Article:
"Everybody involved knew deep down inside that valuations had gotten unrealistically high," said Barry Hall, chief financial officer with Styleclick.com Inc. "It was only a matter of time before there would be a correction, but most people were caught off guard by how quickly and how soon it happened."
Styleclick, which provides merchandising services for online retailers, was among the firms that agreed to be swallowed up before the market soured. It initially starting looking for a willing suitor last fall, upon concluding that hard times lay ahead for many e-tailers. Late last year, it agreed to merge with the Internet Shopping Network, a subsidiary of USA Networks Inc. That deal has not yet closed, but it is expected to soon.
Meanwhile, a number of other local companies that didn't get swallowed by a bigger fish when their value was peaking, now find themselves worth a fraction of what their valuation was a few months back. Consequently, their executives look like they might have missed the boat.
For example, shares of Santa Monica-based eToys Inc. are now going for about $6 each, compared to more than $80 last October. Likewise, Stamps.com, also based in Santa Monica, saw its market value evaporate as its share price plummeted from $98 in November to a little over $9 currently.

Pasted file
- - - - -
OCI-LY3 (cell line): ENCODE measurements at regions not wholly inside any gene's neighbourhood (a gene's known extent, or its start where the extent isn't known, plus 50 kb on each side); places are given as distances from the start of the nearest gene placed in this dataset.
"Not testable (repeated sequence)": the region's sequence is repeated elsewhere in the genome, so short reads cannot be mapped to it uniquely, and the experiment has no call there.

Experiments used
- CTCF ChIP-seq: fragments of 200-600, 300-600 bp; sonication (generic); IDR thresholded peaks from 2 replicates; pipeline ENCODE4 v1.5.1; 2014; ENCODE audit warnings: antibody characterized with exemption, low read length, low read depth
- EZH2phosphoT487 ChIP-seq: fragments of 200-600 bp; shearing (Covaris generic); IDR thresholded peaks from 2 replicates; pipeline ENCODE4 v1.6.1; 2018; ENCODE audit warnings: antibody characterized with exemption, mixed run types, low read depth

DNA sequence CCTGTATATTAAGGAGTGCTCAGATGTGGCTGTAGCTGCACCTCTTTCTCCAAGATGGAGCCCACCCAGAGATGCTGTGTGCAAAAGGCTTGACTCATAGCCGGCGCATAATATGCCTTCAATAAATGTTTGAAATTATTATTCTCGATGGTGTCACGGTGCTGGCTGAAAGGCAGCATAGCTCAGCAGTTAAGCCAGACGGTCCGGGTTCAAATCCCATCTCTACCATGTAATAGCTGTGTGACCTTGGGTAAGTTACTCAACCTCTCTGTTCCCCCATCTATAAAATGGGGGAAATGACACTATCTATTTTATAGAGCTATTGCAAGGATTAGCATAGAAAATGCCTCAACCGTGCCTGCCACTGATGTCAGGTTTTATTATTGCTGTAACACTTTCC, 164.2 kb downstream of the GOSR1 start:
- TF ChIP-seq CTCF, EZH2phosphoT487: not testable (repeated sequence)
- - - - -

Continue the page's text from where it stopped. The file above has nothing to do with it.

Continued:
However, it might be too harsh to conclude that eToys' chairman and chief executive Toby Lenk and Stamps.com's chairman and CEO John Payne blew it, while Bohnett and others timed it perfectly.
"Not everybody had the opportunity to sell," said de Werd. "The ones who did well sold their company to a bigger player, not their shares on the open market. It would have been viewed very negatively by the Street if the chief executive of a new company starts to liquidate his own holdings."
And even if they had wanted to cash out, many start-up company executives are prohibited from doing so by "lock-up provisions" that restrict when and how many of their shares they can sell.
Attracting a suitor
In the cases of eToys and Stamps.com, the buyout offers they could not refuse never materialized when their valuations where peaking. If such an offer had surfaced, shareholders probably would have jumped at it.
For the most part, those companies that made deals leaving founders and executives wealthy tended to be started ahead of the pack and built to the point where they were ready to be taken over as the market hit its peak.
"(The companies bought out at the peak) definitely had the benefit of being the first mover," said Stan Farrar, a partner with the law firm of Sullivan & Cromwell. "They had a buzz about them that they're going to be the next Microsoft, which made them a lot more sexy than the follow-up companies."
Indeed, EarthLink, GeoCities and iMall were all started in 1994, when the Internet was just taking off and quite some time before the proliferation of me-too e-tailers.
But it's not only the entrepreneurs who established their companies first who struck it rich. A number of long-established investors also benefited from their ability to recognize opportunities ahead of the pack.
These investors include venture capitalists such as Brad Jones at Redpoint Ventures, angel investors such as Eli Broad, and entrepreneurial investors such as Gary Winnick and his partners at Pacific Capital Group.
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